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Why “Assuming the Yes” Can Not Only Change Your Business … but Also Your Life

Today we welcome guest blogger Michele PW (Pariza Wacek) to share a few golden nuggets she experienced at my recent Lifestyle LIVE! event. Take it away Michele!

Have you ever heard Melinda Cohan talk about how she assumes the yes?

During her recent first-ever live event, “Lifestyle LIVE,” she taught a segment about how she assumes the yes in enrollment conversations, and why doing the same can be a powerful shift for you.

(In fact, here’s a link to the video snippet where she explains from the stage.)

So, what might “assuming the yes” look like for you? Well, to start, it doesn’t look like you’re ATTACHED to the yes. You’re not pursuing the prospect, or trying to twist her arm, or saying anything to get her to plunk down her money.

You’re assuming the yes; you’re not attached to it.

For Melinda, it looks like this: she comes to the enrollment conversation prepared. She uses The Coaches Console (what else?) to prepare the contract so when the prospect says “yes,” she can pull it up and walk that person through it herself, right then and there.

One of the reasons this concept is so powerful is because you may actually be unconsciously repelling your prospect, if you’re not prepared to welcome him into your business.

Think about it:

If you have no contract ready, or a good way to accept payment, or a messy (or nonexistent) welcome packet … then all you really have is the headache of onboarding a new client “willy nilly.”

Plus, if you’re not a full-body, 100% yes to accepting new clients, how comfortable do you think your prospects are going to feel in the enrollment conversation?



I was profoundly affected, when I first heard Melinda teach this concept. Why?

Well, have you ever heard of the Enneagram?

If so, you know it’s a way to identify your patterns around your wounds. That’s a useful tool, if you want to break the negative cycles you find yourself stuck in.

So, I’m an Enneagram 6, which means I’m a worrier (and I’m talking massive here, folks).

If you know anything about me, that will strike you as a bit ironic … because my entire business has shifted to a love-based foundation, instead of fear-based.

The Enneagram changed everything for me, because now, when fear or worry or anxiety comes up for me, I’m able to feel and process those emotions by breaking the pattern and getting out of it quickly.

Sure, I still feel fear and worry sometimes. But it doesn’t keep me stuck the way it used to. (And even though I feel worry from time to time, I no longer worry. Does that make sense?)

And, yes, some of my old thought processes still exist … like the idea of the “other shoe dropping.”



To me, assuming the yes, means I’m not waiting for the other shoe to drop, and that can be problematic for me.

You see, along with my worry habit came the realization that I had created a false “story” about my worry—I allowed it to be a sort of “magical talisman” to keep me safe.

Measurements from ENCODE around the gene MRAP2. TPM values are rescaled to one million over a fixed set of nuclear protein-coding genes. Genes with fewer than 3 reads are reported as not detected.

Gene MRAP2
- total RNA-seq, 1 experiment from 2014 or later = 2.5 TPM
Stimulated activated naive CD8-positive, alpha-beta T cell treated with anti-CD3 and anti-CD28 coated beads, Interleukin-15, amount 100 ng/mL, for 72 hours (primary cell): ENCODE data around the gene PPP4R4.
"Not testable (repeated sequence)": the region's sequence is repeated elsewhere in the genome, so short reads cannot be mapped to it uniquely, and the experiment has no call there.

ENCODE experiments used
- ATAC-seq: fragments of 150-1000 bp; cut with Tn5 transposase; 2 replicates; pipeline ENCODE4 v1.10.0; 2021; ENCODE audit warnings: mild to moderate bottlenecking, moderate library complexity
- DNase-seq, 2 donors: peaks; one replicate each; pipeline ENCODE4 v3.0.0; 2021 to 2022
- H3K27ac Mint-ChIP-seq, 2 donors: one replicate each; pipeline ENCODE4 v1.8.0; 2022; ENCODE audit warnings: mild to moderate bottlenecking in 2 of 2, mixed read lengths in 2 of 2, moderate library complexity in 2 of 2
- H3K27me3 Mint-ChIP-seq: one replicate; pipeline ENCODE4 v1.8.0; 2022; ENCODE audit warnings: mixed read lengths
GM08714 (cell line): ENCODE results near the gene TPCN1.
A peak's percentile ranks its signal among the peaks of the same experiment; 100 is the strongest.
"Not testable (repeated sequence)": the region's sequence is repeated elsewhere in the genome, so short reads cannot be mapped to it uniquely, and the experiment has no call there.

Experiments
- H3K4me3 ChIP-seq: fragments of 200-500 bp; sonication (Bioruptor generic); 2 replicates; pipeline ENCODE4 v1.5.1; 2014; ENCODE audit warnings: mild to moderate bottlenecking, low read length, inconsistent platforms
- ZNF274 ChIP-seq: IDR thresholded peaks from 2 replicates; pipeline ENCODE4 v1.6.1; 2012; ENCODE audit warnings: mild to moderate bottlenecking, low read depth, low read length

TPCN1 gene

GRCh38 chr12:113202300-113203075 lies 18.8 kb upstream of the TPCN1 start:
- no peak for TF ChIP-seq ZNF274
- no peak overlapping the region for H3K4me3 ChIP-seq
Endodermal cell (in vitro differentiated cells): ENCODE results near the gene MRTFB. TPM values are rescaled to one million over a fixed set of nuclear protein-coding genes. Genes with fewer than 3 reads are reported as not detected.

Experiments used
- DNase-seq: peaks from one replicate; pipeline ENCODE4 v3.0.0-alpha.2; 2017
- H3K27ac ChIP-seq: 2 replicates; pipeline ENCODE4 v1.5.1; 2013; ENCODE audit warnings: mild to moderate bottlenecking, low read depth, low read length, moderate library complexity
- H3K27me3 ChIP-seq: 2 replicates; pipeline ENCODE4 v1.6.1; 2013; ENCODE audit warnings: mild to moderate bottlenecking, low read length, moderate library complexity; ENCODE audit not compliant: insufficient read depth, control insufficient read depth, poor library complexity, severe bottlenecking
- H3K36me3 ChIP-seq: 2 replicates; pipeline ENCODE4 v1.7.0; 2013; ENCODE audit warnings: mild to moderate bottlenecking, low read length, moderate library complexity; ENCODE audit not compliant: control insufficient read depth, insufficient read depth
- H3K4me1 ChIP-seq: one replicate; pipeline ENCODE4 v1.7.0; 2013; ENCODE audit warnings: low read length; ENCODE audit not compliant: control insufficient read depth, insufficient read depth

I figured I could keep the bad things from actually happening to me if I worried about them. (Think of it this way: how many things that you worry about actually happen? My worry attracted more things for me to worry about, but the specific bad things rarely actually happened.)

So, in my mind, if I started assuming the yes, I would have to take cover from all the dropping shoes!

Okay, I joke. But I really do want you to think about this question:

Are you assuming the yes or the no, in your enrollment conversations?

If you’re assuming the no, why?

Are your fears getting the best of you?

The fear of “jinxing” yourself? Of the disappointment that comes with the no, if you’re expecting the yes?

Whatever it is, I invite you to flip your perspective.

What would happen if you assumed the yes instead?

Michele PW (Pariza Wacek) is the best-selling author of the “Love-Based Business” series of books that share how to sell more with love and build a solid, profitable business on a foundation of love. In addition, she owns a copywriting and marketing company along with writing and publishing fiction. To grab your free book “How to Start a Business You Love AND That Loves You Back,” visit LoveBasedBiz.com

 

Our Mission Now More Than Ever

by: Melinda Cohan, November 2016

If you’re like so many of the people I’ve talked to in the past couple of days—since Tuesday’s election—you might feel a bit paralyzed right now.

If you’ve spent any time on social media, or in line at the grocery store, or at the coffee shop, you’ve undoubtedly heard symptoms of a nation deeply divided; of a deeply divided humanity. Right now, there is a strong sense of “us versus them,” and “right versus wrong.”

You may feel like nothing you can do can change this. You may feel hopeless as a coach.

I have an exercise that can get you back on the path to making the impact you DO make, by serving others.

It can help you refocus – to regain clarity about why you’re doing what you’re doing – and it can help you move forward, even in the darkest of times.